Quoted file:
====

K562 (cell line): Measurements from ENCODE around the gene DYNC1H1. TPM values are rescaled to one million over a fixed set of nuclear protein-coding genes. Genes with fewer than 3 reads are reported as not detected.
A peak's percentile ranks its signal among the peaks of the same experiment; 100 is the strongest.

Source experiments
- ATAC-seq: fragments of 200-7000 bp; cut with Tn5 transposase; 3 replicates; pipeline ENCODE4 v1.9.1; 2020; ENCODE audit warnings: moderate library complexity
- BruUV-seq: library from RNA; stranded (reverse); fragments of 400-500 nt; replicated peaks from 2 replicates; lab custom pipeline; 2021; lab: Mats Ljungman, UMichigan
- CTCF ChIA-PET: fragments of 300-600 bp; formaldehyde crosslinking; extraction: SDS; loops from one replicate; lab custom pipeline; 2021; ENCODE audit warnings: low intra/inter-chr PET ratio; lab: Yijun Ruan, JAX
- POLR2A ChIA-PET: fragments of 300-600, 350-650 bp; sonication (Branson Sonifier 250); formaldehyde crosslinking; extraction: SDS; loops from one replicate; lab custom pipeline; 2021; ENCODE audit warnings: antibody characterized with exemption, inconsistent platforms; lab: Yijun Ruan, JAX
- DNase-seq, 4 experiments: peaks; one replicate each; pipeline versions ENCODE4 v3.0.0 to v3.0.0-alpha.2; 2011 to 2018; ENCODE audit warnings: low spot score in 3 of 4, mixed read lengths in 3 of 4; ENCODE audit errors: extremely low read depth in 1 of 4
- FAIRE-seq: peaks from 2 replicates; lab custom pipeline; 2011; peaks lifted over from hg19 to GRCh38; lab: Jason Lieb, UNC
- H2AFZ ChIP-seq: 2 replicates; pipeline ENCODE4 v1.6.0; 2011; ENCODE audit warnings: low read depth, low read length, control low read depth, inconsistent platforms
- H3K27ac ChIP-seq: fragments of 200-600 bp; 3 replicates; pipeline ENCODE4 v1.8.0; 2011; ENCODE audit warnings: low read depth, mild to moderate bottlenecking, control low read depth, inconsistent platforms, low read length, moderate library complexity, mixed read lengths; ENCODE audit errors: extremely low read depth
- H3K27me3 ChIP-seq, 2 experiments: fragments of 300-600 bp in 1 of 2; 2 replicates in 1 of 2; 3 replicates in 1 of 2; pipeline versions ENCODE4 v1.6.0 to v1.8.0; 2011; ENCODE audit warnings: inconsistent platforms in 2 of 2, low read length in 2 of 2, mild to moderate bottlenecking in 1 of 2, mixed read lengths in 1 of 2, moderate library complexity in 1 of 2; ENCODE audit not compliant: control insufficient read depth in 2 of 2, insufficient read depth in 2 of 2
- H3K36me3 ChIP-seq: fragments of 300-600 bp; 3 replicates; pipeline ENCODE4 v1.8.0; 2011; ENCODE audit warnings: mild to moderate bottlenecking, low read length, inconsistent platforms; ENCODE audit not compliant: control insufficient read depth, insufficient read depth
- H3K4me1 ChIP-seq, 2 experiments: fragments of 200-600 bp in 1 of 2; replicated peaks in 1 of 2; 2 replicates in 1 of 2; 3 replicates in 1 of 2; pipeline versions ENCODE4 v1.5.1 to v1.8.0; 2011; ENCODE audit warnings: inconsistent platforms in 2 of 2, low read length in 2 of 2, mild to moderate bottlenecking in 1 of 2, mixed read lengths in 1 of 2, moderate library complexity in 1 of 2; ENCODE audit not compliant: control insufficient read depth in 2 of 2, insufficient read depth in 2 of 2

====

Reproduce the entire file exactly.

K562 (cell line): Measurements from ENCODE around the gene DYNC1H1. TPM values are rescaled to one million over a fixed set of nuclear protein-coding genes. Genes with fewer than 3 reads are reported as not detected.
A peak's percentile ranks its signal among the peaks of the same experiment; 100 is the strongest.

Source experiments
- ATAC-seq: fragments of 200-7000 bp; cut with Tn5 transposase; 3 replicates; pipeline ENCODE4 v1.9.1; 2020; ENCODE audit warnings: moderate library complexity
- BruUV-seq: library from RNA; stranded (reverse); fragments of 400-500 nt; replicated peaks from 2 replicates; lab custom pipeline; 2021; lab: Mats Ljungman, UMichigan
- CTCF ChIA-PET: fragments of 300-600 bp; formaldehyde crosslinking; extraction: SDS; loops from one replicate; lab custom pipeline; 2021; ENCODE audit warnings: low intra/inter-chr PET ratio; lab: Yijun Ruan, JAX
- POLR2A ChIA-PET: fragments of 300-600, 350-650 bp; sonication (Branson Sonifier 250); formaldehyde crosslinking; extraction: SDS; loops from one replicate; lab custom pipeline; 2021; ENCODE audit warnings: antibody characterized with exemption, inconsistent platforms; lab: Yijun Ruan, JAX
- DNase-seq, 4 experiments: peaks; one replicate each; pipeline versions ENCODE4 v3.0.0 to v3.0.0-alpha.2; 2011 to 2018; ENCODE audit warnings: low spot score in 3 of 4, mixed read lengths in 3 of 4; ENCODE audit errors: extremely low read depth in 1 of 4
- FAIRE-seq: peaks from 2 replicates; lab custom pipeline; 2011; peaks lifted over from hg19 to GRCh38; lab: Jason Lieb, UNC
- H2AFZ ChIP-seq: 2 replicates; pipeline ENCODE4 v1.6.0; 2011; ENCODE audit warnings: low read depth, low read length, control low read depth, inconsistent platforms
- H3K27ac ChIP-seq: fragments of 200-600 bp; 3 replicates; pipeline ENCODE4 v1.8.0; 2011; ENCODE audit warnings: low read depth, mild to moderate bottlenecking, control low read depth, inconsistent platforms, low read length, moderate library complexity, mixed read lengths; ENCODE audit errors: extremely low read depth
- H3K27me3 ChIP-seq, 2 experiments: fragments of 300-600 bp in 1 of 2; 2 replicates in 1 of 2; 3 replicates in 1 of 2; pipeline versions ENCODE4 v1.6.0 to v1.8.0; 2011; ENCODE audit warnings: inconsistent platforms in 2 of 2, low read length in 2 of 2, mild to moderate bottlenecking in 1 of 2, mixed read lengths in 1 of 2, moderate library complexity in 1 of 2; ENCODE audit not compliant: control insufficient read depth in 2 of 2, insufficient read depth in 2 of 2
- H3K36me3 ChIP-seq: fragments of 300-600 bp; 3 replicates; pipeline ENCODE4 v1.8.0; 2011; ENCODE audit warnings: mild to moderate bottlenecking, low read length, inconsistent platforms; ENCODE audit not compliant: control insufficient read depth, insufficient read depth
- H3K4me1 ChIP-seq, 2 experiments: fragments of 200-600 bp in 1 of 2; replicated peaks in 1 of 2; 2 replicates in 1 of 2; 3 replicates in 1 of 2; pipeline versions ENCODE4 v1.5.1 to v1.8.0; 2011; ENCODE audit warnings: inconsistent platforms in 2 of 2, low read length in 2 of 2, mild to moderate bottlenecking in 1 of 2, mixed read lengths in 1 of 2, moderate library complexity in 1 of 2; ENCODE audit not compliant: control insufficient read depth in 2 of 2, insufficient read depth in 2 of 2